I arrived to a very hazy and humid Beijing on the day that China’s “coming-out ” party begins, wishing for some rain to break, as l meet up with some friends in an ex-pat bubble in the suburbs. This wish for some rain in the summer is not a dissimilar one for me to make on trips to South Asia during the summer particularly with this level of humidity.

Clearly we do not want any rain during the opening ceremony but certainly for all the athletics sake, abit of rain would not go amiss, helping to move the haze away. Indeed l understand this was attempted by putting silver iodide rockets into the clouds to force them to rain just before the games.  Sadly the haze has returned and something similiar will be needed to break the humidity as much as anything else like pollution levels.

In Athens in 2004, the Greeks were in celebratory mood right from the beginning of their Olympics as their boys had become European National Football Champions completely out of the blue, a few months earlier.  With the Chinese the focus has been more on the security of the games and getting their big night right with the opening ceremony rather then enjoying it but l’m sure that will come later on in the two weeks of sporting festivity that is the Olympics.

After seeing the ceremony last night, London clearly has a big act to follow but l have got to confess l find most openings rather naff.  So bring  on the sports as soon as possible starting with the basketball match between China and US on sunday night. Do not forget that Sydney 2000 had a similiarly impression opening but do most of us remember that in comparison to the very emotional Cathy Freeman winning the 400 m women race for herself and Australia. Now thats why l came on this holiday to see moments like that again here in Beijing and l am sure l’ll see them.


This week we learned that Boris Johnson has failed to intervene in a bid by Hammersmith and Fulham council to scrap all the proposed rented social housing units from a key development in Shepherd’s Bush.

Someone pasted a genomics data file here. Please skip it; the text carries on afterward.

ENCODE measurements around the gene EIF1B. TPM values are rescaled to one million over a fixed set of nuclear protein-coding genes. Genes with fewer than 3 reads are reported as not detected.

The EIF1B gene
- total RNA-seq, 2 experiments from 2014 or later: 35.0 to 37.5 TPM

I am stunned at this volte-face on the part of the Mayor in failing to insist that Hammersmith and Fulham ensure that a reasonable proportion of affordable homes are available in the development at Bloemfontein Road. By not intervening in the process the Mayor has effectively removed all the social housing units originally planned for this development – around 40%. It is directly contrary to Boris’ own words at the July Mayor’s Question Time meeting where he said that he would ‘certainly’ use his Mayoral powers to direct refusal of a development if he felt the application was ‘not achieving targets that would be for the benefit of London.’

This looks like a political decision on the part of Hammersmith and Fulham council – led by Councillor Stephen Greenhalgh, who sat on Boris’ Forensic Audit Panel. If this is going to be the Mayor’s future approach to such matters then I am extremely concerned about the precedent this could set for other key housing developments. Questions certainly need to be asked about the Mayor’s views on the value of social rented housing and whether he understands that for the poorest Londoners, shared ownership is still not an affordable option – we need to know what he is going to do to help this group.

It’s another example of the Mayor saying one thing and doing another. Despite his waxing lyrical at Mayor’s Queston Time on the need to protect London’s playing fields and open spaces, he didn’t stop his chums at Kensington and Chelsea selling off part of Holland Park School’s playing fields for development. If this is a sign of things to come I’m very worried.



Whatever your view on the outcome of the Sikh girl Sarika Watkins-Singh’s court case to win her right to wear a Sikh bangle to school, what l found most poignant about the matter was Sarika’s happy willingness to call herself  a “proud Welsh and Punjabi Sikh girl” in front of the High Court. 

I think we have become accustomed to some people defining themselves simply by their religion, without taking into account other key aspects of their identity – in reality we have many other dimensions to our identities, ethnic and civic for example.

Our sense of who we are and where we are from can also be relative – depending where in the world one is. For example, the place where l feel the most British is whenever l am in the United States.